Something we didn’t get to do in Florence was visit the famous art museum, the Uffizi. We were hoping that in January the line wouldn’t be too bad, but when we got there and saw the line running the length of the (fairly long) building, we decided that our time was better spent visiting the city. We stopped for a coffee and decided to poke our heads into the Museo Galileo next door, and found ourselves occupied for the next couple of hours. If you have any interest in technology and the evolution thereof, and find yourself in Florence, go check it out! Disclaimer: I didn’t love the room full of cross-sectioned models of pregnancy. That kind of freaked me out. But other than that, there were some cool things… be sure to keep an eye out for Galileo’s freakishly long finger….

Next up on our city tour list was Siena: 

We got to Siena in the early evening after a few hours at a natural thermal bath near the city. Unfortunately because of the time a lot of the shops were already closed, and we only had time to poke our heads into one church. But if I want to do some shopping in Tuscany, I will be coming back here. There were a ton of interesting looking little places, and who couldn’t love a window display with a stuffed boar, a snacking fox, and enough garlic to ward off an entire army of vampires?? Amazing.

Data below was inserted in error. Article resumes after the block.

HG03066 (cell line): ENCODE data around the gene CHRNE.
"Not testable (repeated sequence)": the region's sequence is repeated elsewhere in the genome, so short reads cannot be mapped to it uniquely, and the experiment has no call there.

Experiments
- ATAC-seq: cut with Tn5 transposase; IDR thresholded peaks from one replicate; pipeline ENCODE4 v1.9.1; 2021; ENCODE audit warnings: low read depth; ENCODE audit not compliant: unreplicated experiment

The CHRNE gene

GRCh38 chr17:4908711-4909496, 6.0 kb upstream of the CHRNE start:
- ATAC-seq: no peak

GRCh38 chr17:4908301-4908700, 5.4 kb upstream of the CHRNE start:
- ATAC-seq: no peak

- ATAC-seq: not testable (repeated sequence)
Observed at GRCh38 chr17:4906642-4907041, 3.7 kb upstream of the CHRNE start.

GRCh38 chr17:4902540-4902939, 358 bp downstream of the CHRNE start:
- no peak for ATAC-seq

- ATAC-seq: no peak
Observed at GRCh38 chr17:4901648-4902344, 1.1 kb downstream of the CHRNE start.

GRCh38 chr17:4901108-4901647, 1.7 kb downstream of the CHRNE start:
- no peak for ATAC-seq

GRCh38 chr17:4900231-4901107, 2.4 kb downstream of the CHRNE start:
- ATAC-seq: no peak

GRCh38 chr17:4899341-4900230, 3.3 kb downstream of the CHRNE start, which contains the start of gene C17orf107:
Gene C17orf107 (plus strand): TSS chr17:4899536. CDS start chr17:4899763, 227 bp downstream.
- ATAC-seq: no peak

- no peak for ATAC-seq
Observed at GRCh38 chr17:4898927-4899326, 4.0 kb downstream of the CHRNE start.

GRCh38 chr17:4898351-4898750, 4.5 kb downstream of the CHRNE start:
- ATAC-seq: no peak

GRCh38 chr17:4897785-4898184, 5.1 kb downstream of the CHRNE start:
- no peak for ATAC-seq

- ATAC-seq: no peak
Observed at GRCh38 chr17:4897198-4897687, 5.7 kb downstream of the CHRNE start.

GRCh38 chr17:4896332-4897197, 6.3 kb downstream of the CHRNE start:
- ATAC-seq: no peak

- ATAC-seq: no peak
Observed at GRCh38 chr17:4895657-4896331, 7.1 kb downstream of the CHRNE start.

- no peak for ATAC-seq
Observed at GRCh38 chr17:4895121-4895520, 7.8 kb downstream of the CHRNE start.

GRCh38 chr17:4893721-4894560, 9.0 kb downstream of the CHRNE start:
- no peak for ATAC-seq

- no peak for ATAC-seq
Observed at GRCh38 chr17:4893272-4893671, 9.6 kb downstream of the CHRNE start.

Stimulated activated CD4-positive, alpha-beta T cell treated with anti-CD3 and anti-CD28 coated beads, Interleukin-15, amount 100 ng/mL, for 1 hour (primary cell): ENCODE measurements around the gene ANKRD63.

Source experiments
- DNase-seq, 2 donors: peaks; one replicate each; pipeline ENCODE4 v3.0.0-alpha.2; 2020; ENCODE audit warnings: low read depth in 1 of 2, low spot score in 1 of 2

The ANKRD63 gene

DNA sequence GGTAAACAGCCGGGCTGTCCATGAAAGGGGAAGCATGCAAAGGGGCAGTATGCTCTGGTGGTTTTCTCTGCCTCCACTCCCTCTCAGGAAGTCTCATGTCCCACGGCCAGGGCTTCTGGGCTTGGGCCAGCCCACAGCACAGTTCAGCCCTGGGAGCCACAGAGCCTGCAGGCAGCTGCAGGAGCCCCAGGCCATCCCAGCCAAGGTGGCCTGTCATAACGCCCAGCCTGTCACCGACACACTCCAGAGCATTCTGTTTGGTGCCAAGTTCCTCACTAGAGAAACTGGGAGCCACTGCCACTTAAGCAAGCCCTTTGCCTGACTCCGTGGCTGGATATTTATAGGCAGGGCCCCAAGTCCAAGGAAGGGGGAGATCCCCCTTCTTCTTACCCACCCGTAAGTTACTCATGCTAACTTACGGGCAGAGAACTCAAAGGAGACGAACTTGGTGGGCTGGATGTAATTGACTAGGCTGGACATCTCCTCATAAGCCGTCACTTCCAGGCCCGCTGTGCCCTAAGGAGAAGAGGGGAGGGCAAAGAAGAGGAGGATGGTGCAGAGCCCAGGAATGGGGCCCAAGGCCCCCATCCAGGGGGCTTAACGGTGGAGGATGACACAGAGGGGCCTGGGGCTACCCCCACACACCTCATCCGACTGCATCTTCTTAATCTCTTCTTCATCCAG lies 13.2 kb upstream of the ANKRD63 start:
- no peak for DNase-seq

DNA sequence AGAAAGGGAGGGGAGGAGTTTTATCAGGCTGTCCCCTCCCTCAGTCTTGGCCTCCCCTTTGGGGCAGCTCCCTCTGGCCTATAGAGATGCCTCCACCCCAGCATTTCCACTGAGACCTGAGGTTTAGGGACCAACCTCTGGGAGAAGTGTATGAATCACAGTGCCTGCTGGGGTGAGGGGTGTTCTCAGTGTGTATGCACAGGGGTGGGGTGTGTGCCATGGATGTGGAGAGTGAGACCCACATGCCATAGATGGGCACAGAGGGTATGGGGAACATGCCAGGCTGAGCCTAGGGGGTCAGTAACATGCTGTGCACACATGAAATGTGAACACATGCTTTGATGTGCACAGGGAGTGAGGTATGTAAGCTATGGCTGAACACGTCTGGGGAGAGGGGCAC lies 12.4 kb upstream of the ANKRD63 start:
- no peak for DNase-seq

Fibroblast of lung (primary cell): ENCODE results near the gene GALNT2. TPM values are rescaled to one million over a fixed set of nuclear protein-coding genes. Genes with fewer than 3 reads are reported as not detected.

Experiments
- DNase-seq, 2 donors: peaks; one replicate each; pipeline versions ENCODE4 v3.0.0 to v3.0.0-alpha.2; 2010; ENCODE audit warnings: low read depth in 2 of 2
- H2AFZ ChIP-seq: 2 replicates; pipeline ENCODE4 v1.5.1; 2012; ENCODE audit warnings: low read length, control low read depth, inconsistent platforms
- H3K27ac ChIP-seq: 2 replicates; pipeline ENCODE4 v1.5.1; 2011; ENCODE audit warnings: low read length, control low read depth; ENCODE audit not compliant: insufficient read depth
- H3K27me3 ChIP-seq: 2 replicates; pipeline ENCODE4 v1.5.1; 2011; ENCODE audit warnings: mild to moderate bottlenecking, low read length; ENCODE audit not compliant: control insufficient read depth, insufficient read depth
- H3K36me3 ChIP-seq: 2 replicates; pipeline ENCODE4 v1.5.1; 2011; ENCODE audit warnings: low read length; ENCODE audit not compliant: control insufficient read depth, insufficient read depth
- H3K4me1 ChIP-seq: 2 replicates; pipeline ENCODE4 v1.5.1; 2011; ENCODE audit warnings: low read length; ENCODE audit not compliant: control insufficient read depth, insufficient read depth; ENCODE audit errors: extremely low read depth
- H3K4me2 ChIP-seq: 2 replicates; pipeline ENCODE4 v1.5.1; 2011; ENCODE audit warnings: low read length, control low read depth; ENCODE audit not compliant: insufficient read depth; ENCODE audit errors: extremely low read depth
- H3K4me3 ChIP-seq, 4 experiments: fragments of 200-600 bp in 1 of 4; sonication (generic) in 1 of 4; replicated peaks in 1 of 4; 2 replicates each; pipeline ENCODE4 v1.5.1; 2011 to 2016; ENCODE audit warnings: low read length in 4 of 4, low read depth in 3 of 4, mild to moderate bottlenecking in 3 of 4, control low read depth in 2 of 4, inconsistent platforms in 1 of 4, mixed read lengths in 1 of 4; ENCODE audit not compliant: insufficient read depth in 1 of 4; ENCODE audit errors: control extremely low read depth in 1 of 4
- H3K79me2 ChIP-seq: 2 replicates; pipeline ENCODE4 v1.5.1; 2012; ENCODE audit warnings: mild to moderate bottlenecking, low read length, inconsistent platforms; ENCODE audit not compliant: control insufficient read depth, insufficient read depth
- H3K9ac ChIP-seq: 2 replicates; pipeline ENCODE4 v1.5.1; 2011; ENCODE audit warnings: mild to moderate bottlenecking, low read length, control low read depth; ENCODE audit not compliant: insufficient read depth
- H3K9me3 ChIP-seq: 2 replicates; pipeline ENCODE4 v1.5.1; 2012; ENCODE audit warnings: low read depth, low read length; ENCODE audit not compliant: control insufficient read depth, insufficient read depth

We did find a few places open, which was lucky because we didn’t have a reserved breakfast at our apartment the next day and so we needed to stock up on some hams and cheeses. Everything in this shop looked incredibly delicious, and some of the packaged pastas looked like artwork! 

To me, Siena was much more like my idea of a typical city in Tuscany. Even by night you could see all the brown stone that would look so warm in the sun. I was also a big fan of their Christmas lights they still had up. There were some truly impressive light displays in Italy, but most of them were so bright and flashing that they were almost seizure-inducing. Siena was just lovely.